There were bean sprouts, sliced fungus strips, and noodles all over the floor. All the kids gasped in horror, “Katharine’s eating worms for lunch! Ew!”
Trading traditional Chinese meals for ham sandwiches
After those incidents, I begged my mom for sandwiches. And ham was my favorite. I don’t mind a sandwich occasionally but my stomach and heart yearned for the Chinese flavors of my mom’s cooking.
Lunches became a meal that kept me from feeling hungry during the school day instead of a time to savor and appreciate my culture and roots.
Food is a huge part of who I am. It’s not just about the energy it provides my cells so that my body can function properly. There is an entire emotional and social component in every meal, making it the glue that holds families together.
The disconnect I felt from my Chinese culture was exacerbated as I assimilated to the tastes of everyone else.
Teaching my kids to be proud of their Asian heritage and diverse tastes
I didn’t start to accept and embrace my culture until I was at University. By then, I was packing my own lunches and earning money to go out to eat with friends.
From Indian, Mexican, and Korean to Moroccan food, we tried all types of restaurants and cuisines. It was an adventure that excited our taste buds.
So when I became a parent, I vowed to preserve my traditional palate with my kids. I’m the designated cook in our home and I enjoy feeding my family with the flavors of my childhood.
My kids bring leftovers for lunch and I never hesitate to add funny-looking or odd-smelling ingredients to our meals.
Fortunately, global flavors have become more socially accepted as the norm. Hoisin sauce, shrimp paste, and oyster sauce are no longer acquired tastes. Most of the people I meet now know what a moon cake is and when they don’t, they’re curious to try one.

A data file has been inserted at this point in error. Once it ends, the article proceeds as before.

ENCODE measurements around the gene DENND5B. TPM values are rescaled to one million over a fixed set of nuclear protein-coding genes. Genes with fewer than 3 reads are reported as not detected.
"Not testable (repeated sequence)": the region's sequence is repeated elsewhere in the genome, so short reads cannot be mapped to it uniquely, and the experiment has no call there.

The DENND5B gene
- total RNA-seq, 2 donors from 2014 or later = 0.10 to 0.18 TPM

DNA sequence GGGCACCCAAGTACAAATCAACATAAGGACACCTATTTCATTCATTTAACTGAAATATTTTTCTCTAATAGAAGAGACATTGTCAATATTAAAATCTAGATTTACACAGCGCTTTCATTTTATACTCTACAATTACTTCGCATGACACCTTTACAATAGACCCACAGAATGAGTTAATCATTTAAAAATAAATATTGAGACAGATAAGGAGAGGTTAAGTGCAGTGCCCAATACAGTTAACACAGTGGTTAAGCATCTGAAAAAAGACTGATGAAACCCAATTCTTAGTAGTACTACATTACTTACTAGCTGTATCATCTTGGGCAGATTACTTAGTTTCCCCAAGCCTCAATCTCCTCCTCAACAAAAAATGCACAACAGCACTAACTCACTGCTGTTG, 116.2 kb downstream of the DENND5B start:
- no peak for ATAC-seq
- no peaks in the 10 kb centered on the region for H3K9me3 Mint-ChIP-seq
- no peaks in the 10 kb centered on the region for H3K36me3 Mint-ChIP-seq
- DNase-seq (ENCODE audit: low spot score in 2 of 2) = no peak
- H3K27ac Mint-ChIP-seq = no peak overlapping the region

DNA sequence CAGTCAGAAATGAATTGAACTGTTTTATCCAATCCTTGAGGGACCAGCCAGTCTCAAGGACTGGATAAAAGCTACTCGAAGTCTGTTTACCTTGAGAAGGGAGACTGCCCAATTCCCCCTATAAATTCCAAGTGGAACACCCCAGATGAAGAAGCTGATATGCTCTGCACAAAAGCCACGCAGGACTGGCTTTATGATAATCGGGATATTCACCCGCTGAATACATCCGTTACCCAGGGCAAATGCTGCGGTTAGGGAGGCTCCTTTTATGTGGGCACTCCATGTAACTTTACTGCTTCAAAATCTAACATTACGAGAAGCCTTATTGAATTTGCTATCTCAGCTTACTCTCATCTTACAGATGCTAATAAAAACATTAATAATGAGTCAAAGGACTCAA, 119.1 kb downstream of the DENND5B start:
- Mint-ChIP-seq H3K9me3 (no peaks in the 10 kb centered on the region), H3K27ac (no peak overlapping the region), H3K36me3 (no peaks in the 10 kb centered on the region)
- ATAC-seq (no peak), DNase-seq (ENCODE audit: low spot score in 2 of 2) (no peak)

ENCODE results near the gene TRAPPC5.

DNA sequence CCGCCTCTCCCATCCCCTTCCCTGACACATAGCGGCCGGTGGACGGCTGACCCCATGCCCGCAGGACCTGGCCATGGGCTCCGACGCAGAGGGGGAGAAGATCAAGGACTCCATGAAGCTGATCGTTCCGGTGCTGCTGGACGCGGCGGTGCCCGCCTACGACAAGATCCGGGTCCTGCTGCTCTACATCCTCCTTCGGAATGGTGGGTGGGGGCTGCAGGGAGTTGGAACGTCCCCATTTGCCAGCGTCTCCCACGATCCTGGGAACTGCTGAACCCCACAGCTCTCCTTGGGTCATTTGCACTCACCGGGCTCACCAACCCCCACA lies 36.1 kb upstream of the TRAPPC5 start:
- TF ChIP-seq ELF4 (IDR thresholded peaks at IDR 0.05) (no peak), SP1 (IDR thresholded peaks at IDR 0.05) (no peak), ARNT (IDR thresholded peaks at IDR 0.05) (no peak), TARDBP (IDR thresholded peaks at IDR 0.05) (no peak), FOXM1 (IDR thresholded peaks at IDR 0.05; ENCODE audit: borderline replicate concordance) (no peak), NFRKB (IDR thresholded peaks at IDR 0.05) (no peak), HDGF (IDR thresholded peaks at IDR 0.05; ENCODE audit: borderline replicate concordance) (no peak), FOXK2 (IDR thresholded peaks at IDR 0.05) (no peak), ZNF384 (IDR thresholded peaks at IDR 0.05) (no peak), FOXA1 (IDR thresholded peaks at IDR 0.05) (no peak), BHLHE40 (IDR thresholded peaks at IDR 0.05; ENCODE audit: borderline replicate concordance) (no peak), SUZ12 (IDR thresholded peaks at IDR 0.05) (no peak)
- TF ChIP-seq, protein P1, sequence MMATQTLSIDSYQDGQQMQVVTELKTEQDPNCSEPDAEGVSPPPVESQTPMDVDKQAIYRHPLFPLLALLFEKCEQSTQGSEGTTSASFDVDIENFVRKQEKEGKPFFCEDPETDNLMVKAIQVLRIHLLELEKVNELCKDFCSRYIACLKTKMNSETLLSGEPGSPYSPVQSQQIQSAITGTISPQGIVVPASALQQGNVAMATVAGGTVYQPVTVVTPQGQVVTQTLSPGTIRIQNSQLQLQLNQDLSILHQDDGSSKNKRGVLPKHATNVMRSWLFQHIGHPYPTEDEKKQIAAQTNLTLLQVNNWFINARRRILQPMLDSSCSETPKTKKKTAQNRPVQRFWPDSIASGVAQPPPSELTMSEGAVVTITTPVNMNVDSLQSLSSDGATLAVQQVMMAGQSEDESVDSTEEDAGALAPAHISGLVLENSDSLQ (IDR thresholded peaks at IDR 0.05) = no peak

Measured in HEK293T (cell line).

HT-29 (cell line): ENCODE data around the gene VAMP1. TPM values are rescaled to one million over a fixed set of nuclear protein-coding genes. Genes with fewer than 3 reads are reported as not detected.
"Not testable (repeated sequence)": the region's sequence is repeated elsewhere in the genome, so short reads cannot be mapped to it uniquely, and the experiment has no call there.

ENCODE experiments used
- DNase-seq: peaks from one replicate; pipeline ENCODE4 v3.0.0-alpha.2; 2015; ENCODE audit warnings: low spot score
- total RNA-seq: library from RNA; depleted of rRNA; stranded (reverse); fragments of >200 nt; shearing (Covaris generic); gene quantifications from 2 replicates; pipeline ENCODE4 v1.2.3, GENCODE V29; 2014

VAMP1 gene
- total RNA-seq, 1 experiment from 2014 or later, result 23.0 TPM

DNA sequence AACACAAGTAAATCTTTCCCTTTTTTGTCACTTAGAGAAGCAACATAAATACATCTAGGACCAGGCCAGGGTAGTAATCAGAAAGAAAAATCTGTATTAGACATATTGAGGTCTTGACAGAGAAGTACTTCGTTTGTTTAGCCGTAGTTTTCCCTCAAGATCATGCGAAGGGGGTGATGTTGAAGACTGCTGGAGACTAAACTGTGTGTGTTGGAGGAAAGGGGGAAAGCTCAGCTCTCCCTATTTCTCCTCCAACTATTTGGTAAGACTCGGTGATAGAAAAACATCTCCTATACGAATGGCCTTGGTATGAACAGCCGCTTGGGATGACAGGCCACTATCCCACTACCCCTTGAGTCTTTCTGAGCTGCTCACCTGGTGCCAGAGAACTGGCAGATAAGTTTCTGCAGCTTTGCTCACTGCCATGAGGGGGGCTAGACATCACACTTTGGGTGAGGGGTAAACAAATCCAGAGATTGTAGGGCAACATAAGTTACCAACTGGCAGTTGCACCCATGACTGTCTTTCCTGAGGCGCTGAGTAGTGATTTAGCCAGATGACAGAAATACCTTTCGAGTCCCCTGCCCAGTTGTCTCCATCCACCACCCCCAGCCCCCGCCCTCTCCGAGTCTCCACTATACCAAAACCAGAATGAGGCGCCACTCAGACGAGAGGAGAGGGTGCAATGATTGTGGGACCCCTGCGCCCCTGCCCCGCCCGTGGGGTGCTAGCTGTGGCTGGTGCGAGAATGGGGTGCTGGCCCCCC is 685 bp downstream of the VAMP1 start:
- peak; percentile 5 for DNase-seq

My daughter’s school offers sushi fun lunches once a month. But her favorite is still her mama’s chow mein, something I would have been mortified to bring when I was her age.
Food is a connection to our heritage and history
Every morning when I pack their lunches, I feel a wave of pride and gratitude. It’s a little reminder that the world is changing for the better and that it’s not all doom and gloom with hate crimes, climate crises, wars, and political struggles. We are creating a kinder and more considerate place for our children to inherit.
Thankfully, with the advent of the Internet, globalization, advances in the travel industry and increased awareness of diverse cuisines, kids can now draw comfort in their traditional foods with little hesitation.
Lunchtime has become an opportunity to learn about different cultures, develop an open mind, and expand palates.
If you grew up feeling embarrassed about what your parents put in your school bag, here’s a mother’s heartfelt story of how packing her daughter’s lunch makes her feel more connected to her heritage than she’s ever felt before.
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Katharine is the author of three books, has been published in scientific journals, and has co-authored chapters in health research books.